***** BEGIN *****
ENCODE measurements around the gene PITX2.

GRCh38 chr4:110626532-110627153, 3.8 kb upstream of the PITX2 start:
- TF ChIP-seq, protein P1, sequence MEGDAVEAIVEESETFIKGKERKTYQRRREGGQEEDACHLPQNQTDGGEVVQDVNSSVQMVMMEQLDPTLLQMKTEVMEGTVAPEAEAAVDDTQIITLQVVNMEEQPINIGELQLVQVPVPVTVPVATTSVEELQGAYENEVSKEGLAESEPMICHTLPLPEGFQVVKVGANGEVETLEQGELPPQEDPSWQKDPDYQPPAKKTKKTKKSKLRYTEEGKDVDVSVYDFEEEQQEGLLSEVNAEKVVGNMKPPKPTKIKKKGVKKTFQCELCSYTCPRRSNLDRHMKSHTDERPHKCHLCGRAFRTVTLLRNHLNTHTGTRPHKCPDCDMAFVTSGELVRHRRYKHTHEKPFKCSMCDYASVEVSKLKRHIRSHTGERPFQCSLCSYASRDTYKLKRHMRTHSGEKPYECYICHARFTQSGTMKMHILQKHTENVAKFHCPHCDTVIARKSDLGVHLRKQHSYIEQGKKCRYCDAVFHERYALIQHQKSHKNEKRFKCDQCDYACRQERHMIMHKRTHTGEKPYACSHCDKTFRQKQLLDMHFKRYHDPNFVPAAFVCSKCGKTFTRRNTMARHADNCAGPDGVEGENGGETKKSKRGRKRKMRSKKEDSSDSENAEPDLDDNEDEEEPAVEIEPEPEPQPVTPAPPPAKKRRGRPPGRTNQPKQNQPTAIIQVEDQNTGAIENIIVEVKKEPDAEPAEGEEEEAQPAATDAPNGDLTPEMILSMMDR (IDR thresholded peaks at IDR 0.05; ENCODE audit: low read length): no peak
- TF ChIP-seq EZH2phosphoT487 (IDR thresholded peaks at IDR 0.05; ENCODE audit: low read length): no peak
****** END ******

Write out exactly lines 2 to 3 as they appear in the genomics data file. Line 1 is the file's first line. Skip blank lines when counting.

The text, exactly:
GRCh38 chr4:110626532-110627153, 3.8 kb upstream of the PITX2 start:
- TF ChIP-seq, protein P1, sequence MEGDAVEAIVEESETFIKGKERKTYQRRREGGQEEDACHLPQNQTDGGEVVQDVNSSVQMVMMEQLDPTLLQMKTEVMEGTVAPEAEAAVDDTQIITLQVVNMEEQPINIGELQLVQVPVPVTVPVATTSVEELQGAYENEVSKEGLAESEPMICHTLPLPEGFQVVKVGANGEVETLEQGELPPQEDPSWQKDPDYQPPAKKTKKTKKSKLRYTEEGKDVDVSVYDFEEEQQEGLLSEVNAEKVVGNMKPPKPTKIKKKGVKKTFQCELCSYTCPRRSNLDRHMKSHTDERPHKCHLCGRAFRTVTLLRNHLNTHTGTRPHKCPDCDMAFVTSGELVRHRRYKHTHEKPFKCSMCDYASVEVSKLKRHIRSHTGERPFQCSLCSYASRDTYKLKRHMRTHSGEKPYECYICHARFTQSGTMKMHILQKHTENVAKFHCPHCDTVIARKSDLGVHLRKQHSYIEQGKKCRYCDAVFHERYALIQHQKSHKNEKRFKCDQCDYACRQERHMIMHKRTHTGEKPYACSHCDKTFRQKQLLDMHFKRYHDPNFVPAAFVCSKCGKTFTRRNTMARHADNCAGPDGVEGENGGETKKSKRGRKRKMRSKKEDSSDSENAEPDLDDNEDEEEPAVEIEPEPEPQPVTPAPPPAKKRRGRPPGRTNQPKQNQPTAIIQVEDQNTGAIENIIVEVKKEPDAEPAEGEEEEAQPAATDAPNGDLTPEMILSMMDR (IDR thresholded peaks at IDR 0.05; ENCODE audit: low read length): no peak